A few weeks ago, Lance Helfert and Paul Orfalea’s West Coast Asset Management filed its 13F Form at the U.S. Securities and Exchange Commission, disclosing its long equity positions as of the end of the fourth quarter of 2013. We have found that the most popular small cap stocks among hedge funds outperformed the market by 18 percentage points even though we started measuring the returns a couple of weeks after 13Fs have been made public (See more details about our strategy here). It can also be productive to treat individual 13Fs as free recommendations from fund managers – not necessarily to be followed, but to be considered briefly and then researched further if they seem appealing.
Below, I will look into West Coast’s new latest moves –the fund did not initiate any new positions and only closed out one, however, several sales were reported. This consumer-goods-oriented fund holds a reduced equity portfolio, which only reaches $66.5 million. According to the fund itself, West Coast sports a “unique entrepreneurial style [that] brings a business owner’s sense of focus, opportunity and involvement to the art of investing.” Lance Helfert and Paul Orfalea’s operation also prides itself on various green initiatives, including a Platinum LEED-certified headquarters.
Over Q4, the fund did not acquire any new stocks, nor has it increased its stakes in any of its holdings. However, it sold a portion of every one of its 16 different positions. Thus, in this article I will look into some of these transactions, and its main apparent reasons.
West Coast has sold out its stake in iShares Silver Trust (ETF) (NYSEARCA:SLV), previously holding 22,000 shares (worth about $500,000), which comprised about 0.7% of its equity portfolio at the end of the fourth quarter. However, we tend to focus on publicly traded companies, over bonds and ETFs.
In this last category, Helfert and Orfalea have reduced its exposure to several companies. I will present the ones in which the fund holds the largest stakes. By the end of Q3, West Coast’s largest bets were placed on Molson Coors Brewing Company (NYSE:TAP), a $10 billion market cap holding company that produces, manufactures, markets and sells beer and some other beverages. Despite the fact that the company boasts above average margins, pays out a dividend yield of approximately 2.6% and holds decent growth projections, the sale makes sense; the stock gained about 11% over Q4, making it a good moment to sell some stock without the total value of the investment decreasing. Over this time period, West Coast reduced its bets in the company by 5%, to 145,153 shares, worth almost $8 million.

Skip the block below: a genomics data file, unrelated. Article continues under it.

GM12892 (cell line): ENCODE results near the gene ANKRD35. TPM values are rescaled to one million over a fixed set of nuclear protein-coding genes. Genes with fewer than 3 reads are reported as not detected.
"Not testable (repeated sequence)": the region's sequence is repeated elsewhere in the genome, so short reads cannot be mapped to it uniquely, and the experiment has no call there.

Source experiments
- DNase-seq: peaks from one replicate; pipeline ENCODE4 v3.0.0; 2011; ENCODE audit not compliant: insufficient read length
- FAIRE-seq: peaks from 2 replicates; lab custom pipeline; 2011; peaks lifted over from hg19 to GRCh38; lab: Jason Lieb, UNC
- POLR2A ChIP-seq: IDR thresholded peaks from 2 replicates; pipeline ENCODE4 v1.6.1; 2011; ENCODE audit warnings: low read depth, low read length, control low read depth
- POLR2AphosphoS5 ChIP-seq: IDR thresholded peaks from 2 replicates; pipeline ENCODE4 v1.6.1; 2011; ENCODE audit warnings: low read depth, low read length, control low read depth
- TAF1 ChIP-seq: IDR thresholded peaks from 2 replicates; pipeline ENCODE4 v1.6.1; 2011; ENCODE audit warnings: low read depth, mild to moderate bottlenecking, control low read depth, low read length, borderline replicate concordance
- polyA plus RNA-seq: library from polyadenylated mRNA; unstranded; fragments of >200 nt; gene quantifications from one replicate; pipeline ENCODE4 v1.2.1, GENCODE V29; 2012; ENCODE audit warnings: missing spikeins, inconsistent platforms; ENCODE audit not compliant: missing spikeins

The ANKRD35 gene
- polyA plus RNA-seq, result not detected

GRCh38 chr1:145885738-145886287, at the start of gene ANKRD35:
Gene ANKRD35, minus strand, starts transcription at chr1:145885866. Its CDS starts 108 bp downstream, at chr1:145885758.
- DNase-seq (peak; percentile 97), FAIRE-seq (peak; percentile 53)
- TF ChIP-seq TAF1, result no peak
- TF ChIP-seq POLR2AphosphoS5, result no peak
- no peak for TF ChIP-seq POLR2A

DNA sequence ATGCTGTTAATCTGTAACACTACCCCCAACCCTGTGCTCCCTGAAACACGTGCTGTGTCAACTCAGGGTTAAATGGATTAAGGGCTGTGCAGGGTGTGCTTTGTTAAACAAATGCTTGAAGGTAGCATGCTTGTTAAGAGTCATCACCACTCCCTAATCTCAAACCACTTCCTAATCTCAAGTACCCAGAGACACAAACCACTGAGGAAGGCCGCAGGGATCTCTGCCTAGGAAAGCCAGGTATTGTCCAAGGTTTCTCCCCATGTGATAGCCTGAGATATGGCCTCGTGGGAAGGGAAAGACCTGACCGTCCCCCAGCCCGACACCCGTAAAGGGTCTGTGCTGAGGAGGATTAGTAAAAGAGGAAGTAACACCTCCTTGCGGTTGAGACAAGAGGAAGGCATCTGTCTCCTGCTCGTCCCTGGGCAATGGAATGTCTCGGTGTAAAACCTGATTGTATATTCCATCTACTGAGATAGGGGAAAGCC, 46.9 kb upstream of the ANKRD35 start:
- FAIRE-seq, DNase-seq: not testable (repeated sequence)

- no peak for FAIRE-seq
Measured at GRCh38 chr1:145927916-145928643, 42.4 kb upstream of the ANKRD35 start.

The second-runner is the personal care giant Johnson & Johnson (NYSE:JNJ). Over Q4, the fund reduced its position in the company, getting rid of 6% of its shares. Following these moves, the fund owns 77,228 shares, valued at roughly $7 million. Over the quarter, the stock had inched up about 6%, providing an attractive opportunity for West Coast. The move looks quite smart, given that the price has fallen slightly (about 3%) since then. Same as in the previous case, this moves only look like a way to make money out of existing holdings, rather than like a bearish signal from the fund, especially as its stakes in Johnson & Johnson (NYSE:JNJ) are still quite high. This is quite understandable, given the company’s competitive position, strong brand name, interesting return on equity (19.3%) and a 2.86% dividend yield.
Kimberly Clark Corp (NYSE:KMB) – one of the leading players in the household and personal products industry- also has been downgraded in the West Coast’s equity portfolio. Despite the company’s industry leading return on equity (43.5%), and cheap valuation, the fund decided to sell 11% of its participation in the company, to 61,496 shares, worth about $6.7 million. The stock had gained about 10% over Q4, making the sale more alluring. Still, its third most valuable holding in the fund´s portfolio, its bets are certainly smaller. With limited growth prospects –mainly due to declining birth rates and the instability brought by the company’s wide international exposure, I wouldn’t be surprised to see the fund continuing to reduce this position as time goes on.
The last case I want to review is that of The Clorox Co (NYSE:CLX), manufacturer and marketer of consumer products with a market cap of more than $11 billion. Just like Jim Simons, and Ray Dalio, Lance Helfert and Paul Orfalea decided to cut their exposure to it. Over Q4, they sold 6% of their shares in the open market, which seems to have been a good decision, as the stock price is down about 3% since then. The fund now holds 62,564 shares, valued at approximately $5.8 million. Despite a strong competitive position, brand strength and a slim cost structure, the company’s long-term EPS growth prospects are not so promising. As institutional investors retreat from these stocks, should you too?
Disclosure: Javier Hasse holds no position in any stocks mentioned